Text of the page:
Assessing and Addressing the Coronavirus-Induced Economic Crisis: Evidence from 1.5 Billion Sales Invoice Zhuo Chen, Pengfei Li, Li Liao, Zhengwei Wang, Aug 31, 2022 We probe the effects of the COVID-19 pandemic and the subsequent containment policies on business activities in China by exploiting big data on 1.5 billion sales invoices. The average drop in sales was between 23% and 35%, depending on firm size, for the 12-week period after the Wuhan lockdown.
Feedback Trading and the Chinese Put Warrants Bubble Neil D. Pearson, Zhishu Yang, Qi Zhang, Jul 27, 2022 There was a bubble in the prices of put warrants traded on the Shanghai and Shenzhen stock exchanges during the summer of 2007. We use investor trading records from a large securities firm to show that put warrant investors engaged in a particular form of feedback trading. This feedback trading exacerbated an initial run-up in put warrant prices caused by a change in the stock transaction tax, and created the bubble.
Industrial Land Discount in China: A Public Finance Perspective Zhiguo He, Scott Nelson, Yang Su, Anthony Lee Zhang, Fudong Zhang, Jul 25, 2022 Local governments, which serve as monopolistic land sellers in China, face a trade-off when deciding to supply residential land versus industrial land. This trade-off is determined by the different time profiles of revenues from industrial and residential land sales, local governments’ financial constraints, and the extent of local governments’ tax revenue sharing with other levels of government.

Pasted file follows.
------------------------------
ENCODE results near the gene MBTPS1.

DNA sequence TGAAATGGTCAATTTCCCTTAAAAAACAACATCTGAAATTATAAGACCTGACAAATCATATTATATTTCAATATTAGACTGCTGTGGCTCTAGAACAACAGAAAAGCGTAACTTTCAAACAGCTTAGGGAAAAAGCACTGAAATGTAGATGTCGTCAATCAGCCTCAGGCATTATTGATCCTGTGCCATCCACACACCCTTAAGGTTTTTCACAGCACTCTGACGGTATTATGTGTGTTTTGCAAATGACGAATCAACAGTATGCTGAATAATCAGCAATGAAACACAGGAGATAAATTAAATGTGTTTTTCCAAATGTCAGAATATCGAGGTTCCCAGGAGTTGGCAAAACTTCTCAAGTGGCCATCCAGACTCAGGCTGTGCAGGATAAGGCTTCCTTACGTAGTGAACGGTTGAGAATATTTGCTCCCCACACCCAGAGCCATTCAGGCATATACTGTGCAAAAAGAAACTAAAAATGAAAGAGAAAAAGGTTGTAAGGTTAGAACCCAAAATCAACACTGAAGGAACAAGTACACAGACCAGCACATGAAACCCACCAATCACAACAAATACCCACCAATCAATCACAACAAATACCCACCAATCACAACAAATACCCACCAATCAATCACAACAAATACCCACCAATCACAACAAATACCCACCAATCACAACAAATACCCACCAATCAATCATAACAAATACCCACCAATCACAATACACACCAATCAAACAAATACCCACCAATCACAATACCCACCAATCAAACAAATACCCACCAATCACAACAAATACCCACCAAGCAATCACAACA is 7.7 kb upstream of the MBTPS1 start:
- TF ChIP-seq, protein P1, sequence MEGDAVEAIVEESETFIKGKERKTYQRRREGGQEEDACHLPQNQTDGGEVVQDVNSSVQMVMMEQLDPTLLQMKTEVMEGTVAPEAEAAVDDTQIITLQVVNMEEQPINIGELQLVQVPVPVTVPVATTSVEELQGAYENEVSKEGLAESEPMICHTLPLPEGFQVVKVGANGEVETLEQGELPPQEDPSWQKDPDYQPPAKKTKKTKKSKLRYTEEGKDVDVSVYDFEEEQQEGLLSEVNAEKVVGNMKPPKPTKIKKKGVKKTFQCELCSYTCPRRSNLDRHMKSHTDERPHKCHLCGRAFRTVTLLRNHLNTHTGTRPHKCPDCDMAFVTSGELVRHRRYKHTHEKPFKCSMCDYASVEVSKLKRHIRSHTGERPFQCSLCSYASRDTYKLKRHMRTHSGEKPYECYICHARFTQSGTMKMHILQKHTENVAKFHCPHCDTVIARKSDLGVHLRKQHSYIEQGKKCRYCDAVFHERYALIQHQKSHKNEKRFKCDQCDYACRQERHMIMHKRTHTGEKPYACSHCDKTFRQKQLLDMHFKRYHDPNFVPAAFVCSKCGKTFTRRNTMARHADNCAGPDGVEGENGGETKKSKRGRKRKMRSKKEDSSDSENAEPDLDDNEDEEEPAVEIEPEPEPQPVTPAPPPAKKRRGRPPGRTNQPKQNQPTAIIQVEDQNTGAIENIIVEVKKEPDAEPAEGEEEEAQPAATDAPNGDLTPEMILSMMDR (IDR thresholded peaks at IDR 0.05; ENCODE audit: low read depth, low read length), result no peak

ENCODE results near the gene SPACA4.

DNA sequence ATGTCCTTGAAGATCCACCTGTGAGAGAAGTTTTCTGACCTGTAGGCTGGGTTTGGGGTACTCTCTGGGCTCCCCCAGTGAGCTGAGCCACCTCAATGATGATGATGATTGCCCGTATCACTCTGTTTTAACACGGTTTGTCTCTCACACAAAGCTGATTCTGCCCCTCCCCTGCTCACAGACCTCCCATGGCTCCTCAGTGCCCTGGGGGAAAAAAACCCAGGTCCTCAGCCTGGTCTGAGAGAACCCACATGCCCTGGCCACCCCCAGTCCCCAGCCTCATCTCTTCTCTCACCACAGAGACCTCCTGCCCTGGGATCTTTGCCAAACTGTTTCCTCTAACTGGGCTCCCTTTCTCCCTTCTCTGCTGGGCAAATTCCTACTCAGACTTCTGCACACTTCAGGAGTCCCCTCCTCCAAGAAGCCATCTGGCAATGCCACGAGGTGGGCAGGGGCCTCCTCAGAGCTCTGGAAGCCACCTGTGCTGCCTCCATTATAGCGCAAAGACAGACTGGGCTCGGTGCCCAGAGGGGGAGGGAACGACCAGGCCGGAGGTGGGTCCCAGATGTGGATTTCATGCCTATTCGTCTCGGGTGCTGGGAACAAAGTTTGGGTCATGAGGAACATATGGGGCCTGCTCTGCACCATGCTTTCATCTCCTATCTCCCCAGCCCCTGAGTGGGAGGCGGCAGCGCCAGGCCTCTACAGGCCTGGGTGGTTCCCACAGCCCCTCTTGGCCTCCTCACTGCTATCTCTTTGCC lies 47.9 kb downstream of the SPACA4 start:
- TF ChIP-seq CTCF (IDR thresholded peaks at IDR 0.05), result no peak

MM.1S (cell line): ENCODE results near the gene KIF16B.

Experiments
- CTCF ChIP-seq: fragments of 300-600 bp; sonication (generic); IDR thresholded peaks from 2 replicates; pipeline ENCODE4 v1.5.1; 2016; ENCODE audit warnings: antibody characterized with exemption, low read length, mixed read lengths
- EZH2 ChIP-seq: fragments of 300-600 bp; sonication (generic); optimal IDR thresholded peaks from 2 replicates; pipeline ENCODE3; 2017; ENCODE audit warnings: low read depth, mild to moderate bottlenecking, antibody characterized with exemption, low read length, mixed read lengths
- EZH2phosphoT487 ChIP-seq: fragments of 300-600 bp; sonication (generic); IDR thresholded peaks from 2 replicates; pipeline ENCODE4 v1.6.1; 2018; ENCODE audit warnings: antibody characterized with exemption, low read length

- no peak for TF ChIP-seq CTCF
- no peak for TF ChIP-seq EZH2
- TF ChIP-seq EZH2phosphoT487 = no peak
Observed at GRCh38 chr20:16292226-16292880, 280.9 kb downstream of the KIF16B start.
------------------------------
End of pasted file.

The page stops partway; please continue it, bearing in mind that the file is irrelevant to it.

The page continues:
Industry/Policy View Omnia Juncta in Uno: Foreign Powers and Trademark Protection in Shanghai’s Concession Era Laura Alfaro, Cathy Ge Bao, Maggie X. Chen, Junjie Hong, Claudia Steinwender, Jul 20, 2022 Trademarks, which identify the source of goods and services, account for the majority of intellectual property filings worldwide. We investigate how firms adapt to the introduction of trademark institutions by exploring a historical precedent: China’s trademark law of 1923, an unanticipated and disapproved response to end foreign privileges in China.
Judicial Independence, Local Protectionism, and Economic Integration in China Ernest Liu, Yi Lu, Wenwei Peng, Shaoda Wang, Nov 23, 2022 Exploiting the staggered rollout, since 2014, of judicial independence reform that removed local governments’ control over local courts’ financial and personnel decisions in China, we show that judicial independence can reduce local protectionism and foster cross-regional economic integration.